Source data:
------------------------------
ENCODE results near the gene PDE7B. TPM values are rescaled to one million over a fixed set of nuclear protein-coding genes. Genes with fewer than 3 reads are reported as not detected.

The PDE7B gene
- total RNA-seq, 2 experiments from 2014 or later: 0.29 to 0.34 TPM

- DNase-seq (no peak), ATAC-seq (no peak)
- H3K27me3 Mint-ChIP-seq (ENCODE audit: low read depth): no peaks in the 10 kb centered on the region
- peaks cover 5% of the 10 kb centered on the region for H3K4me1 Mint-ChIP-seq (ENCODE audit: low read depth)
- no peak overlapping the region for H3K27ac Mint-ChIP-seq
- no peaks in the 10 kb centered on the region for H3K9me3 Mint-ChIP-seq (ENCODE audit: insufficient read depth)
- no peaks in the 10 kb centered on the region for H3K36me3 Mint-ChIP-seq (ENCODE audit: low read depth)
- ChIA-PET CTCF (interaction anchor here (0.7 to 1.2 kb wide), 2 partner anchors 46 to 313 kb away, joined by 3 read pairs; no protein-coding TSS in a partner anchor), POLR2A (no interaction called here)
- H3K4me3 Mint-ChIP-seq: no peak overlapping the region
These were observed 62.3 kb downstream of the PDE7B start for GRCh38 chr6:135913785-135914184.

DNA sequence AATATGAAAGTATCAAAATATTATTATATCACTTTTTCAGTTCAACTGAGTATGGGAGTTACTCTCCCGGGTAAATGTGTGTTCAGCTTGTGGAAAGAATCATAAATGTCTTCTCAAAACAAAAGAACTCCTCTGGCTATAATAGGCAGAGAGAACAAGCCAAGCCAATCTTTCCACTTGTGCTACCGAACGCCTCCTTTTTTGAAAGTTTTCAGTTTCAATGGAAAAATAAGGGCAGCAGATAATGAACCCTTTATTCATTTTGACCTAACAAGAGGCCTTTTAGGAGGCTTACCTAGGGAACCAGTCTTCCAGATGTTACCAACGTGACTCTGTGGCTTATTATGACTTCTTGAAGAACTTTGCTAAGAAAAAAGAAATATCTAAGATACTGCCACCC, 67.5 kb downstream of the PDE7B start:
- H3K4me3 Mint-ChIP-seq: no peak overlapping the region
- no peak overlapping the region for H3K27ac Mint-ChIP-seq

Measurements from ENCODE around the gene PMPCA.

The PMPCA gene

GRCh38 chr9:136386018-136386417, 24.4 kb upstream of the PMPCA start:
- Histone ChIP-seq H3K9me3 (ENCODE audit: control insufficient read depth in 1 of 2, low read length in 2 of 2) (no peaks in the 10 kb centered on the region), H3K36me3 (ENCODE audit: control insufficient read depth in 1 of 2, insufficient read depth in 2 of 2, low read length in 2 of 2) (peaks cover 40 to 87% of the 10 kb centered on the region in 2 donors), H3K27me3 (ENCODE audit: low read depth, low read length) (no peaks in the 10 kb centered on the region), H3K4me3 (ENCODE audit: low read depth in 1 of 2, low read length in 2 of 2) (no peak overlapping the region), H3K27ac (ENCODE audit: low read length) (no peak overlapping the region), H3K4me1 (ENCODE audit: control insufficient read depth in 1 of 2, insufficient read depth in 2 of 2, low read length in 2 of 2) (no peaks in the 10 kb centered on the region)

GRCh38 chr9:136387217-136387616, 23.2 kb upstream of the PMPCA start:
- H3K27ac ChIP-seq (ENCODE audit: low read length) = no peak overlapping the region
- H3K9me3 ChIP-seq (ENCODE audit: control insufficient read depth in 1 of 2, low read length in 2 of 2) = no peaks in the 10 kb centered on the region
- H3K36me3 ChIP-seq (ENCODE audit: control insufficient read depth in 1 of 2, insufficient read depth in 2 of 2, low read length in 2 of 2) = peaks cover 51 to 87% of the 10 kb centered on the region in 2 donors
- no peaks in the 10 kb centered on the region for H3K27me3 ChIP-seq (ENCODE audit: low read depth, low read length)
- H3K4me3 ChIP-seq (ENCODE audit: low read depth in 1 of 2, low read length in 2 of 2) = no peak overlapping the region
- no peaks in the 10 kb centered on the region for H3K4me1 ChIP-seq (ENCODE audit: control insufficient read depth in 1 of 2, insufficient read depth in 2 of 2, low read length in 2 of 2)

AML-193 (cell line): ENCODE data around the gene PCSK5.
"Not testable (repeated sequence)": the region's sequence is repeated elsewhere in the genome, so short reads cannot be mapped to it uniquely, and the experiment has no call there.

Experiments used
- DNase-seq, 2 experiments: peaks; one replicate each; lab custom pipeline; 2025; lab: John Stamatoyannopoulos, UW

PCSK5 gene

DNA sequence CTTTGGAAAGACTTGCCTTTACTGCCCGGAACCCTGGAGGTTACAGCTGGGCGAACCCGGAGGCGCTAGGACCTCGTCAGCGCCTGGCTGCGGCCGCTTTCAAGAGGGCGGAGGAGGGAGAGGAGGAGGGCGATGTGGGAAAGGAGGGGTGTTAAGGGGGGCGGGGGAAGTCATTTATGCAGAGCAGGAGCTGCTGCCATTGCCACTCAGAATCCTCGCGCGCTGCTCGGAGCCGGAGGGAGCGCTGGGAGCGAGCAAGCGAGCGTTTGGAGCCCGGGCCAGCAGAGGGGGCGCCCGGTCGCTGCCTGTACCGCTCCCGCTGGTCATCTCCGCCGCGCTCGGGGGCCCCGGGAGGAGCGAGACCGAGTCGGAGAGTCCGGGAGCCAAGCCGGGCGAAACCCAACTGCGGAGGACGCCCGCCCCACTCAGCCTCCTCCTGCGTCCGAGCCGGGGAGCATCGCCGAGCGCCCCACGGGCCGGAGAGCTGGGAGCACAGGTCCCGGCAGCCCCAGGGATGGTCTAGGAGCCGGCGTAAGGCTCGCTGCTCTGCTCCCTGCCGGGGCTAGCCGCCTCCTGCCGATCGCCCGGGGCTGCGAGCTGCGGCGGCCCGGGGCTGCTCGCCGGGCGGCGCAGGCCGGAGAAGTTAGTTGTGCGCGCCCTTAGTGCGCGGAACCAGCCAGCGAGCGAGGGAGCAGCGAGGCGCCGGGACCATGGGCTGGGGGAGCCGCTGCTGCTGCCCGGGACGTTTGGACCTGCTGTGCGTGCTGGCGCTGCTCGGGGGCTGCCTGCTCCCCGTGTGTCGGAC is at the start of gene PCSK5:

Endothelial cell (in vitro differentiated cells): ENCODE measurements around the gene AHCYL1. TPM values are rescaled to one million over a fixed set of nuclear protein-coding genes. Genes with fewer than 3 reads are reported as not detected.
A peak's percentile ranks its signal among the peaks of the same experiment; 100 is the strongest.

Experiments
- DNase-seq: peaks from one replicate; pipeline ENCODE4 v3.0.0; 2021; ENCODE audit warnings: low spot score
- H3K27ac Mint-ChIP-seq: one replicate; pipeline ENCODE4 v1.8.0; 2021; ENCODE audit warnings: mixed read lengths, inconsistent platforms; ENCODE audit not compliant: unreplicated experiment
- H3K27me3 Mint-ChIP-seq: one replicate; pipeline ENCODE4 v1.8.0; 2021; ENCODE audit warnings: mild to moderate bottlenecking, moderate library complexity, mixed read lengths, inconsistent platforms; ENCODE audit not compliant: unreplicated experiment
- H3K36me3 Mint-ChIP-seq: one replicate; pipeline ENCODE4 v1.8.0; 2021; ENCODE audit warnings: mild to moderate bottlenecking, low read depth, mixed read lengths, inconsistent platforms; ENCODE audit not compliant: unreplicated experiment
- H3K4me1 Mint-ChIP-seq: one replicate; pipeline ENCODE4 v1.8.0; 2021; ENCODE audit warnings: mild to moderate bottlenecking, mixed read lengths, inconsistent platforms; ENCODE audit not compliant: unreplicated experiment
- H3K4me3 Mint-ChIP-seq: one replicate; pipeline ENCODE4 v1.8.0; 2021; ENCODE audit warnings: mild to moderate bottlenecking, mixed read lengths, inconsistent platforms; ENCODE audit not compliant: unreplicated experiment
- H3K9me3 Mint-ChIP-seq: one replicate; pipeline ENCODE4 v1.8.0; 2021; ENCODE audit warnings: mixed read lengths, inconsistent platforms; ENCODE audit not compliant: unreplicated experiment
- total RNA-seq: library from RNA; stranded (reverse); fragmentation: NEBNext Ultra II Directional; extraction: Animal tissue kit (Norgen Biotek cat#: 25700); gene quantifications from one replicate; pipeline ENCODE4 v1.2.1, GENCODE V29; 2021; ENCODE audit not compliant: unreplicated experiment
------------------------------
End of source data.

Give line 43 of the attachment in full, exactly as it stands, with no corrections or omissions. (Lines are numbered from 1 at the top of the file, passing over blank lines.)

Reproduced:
- total RNA-seq: library from RNA; stranded (reverse); fragmentation: NEBNext Ultra II Directional; extraction: Animal tissue kit (Norgen Biotek cat#: 25700); gene quantifications from one replicate; pipeline ENCODE4 v1.2.1, GENCODE V29; 2021; ENCODE audit not compliant: unreplicated experiment